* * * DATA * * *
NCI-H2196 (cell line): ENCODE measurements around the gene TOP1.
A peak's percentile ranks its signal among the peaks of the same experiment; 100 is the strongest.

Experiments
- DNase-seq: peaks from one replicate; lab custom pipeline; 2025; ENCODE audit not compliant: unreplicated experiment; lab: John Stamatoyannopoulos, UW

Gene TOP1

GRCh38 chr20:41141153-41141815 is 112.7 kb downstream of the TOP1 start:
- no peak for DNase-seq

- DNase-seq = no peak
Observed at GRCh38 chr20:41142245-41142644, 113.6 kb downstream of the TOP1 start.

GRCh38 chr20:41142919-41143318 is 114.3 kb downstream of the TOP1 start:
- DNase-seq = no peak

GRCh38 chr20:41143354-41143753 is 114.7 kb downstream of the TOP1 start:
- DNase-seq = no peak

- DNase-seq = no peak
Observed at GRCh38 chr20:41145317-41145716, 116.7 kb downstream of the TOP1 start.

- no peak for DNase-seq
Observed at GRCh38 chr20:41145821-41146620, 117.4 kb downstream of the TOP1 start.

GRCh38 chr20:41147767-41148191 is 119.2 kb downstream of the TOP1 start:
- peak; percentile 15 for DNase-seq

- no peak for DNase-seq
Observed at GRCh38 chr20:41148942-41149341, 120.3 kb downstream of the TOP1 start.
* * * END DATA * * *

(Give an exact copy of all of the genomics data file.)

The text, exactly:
NCI-H2196 (cell line): ENCODE measurements around the gene TOP1.
A peak's percentile ranks its signal among the peaks of the same experiment; 100 is the strongest.

Experiments
- DNase-seq: peaks from one replicate; lab custom pipeline; 2025; ENCODE audit not compliant: unreplicated experiment; lab: John Stamatoyannopoulos, UW

Gene TOP1

GRCh38 chr20:41141153-41141815 is 112.7 kb downstream of the TOP1 start:
- no peak for DNase-seq

- DNase-seq = no peak
Observed at GRCh38 chr20:41142245-41142644, 113.6 kb downstream of the TOP1 start.

GRCh38 chr20:41142919-41143318 is 114.3 kb downstream of the TOP1 start:
- DNase-seq = no peak

GRCh38 chr20:41143354-41143753 is 114.7 kb downstream of the TOP1 start:
- DNase-seq = no peak

- DNase-seq = no peak
Observed at GRCh38 chr20:41145317-41145716, 116.7 kb downstream of the TOP1 start.

- no peak for DNase-seq
Observed at GRCh38 chr20:41145821-41146620, 117.4 kb downstream of the TOP1 start.

GRCh38 chr20:41147767-41148191 is 119.2 kb downstream of the TOP1 start:
- peak; percentile 15 for DNase-seq

- no peak for DNase-seq
Observed at GRCh38 chr20:41148942-41149341, 120.3 kb downstream of the TOP1 start.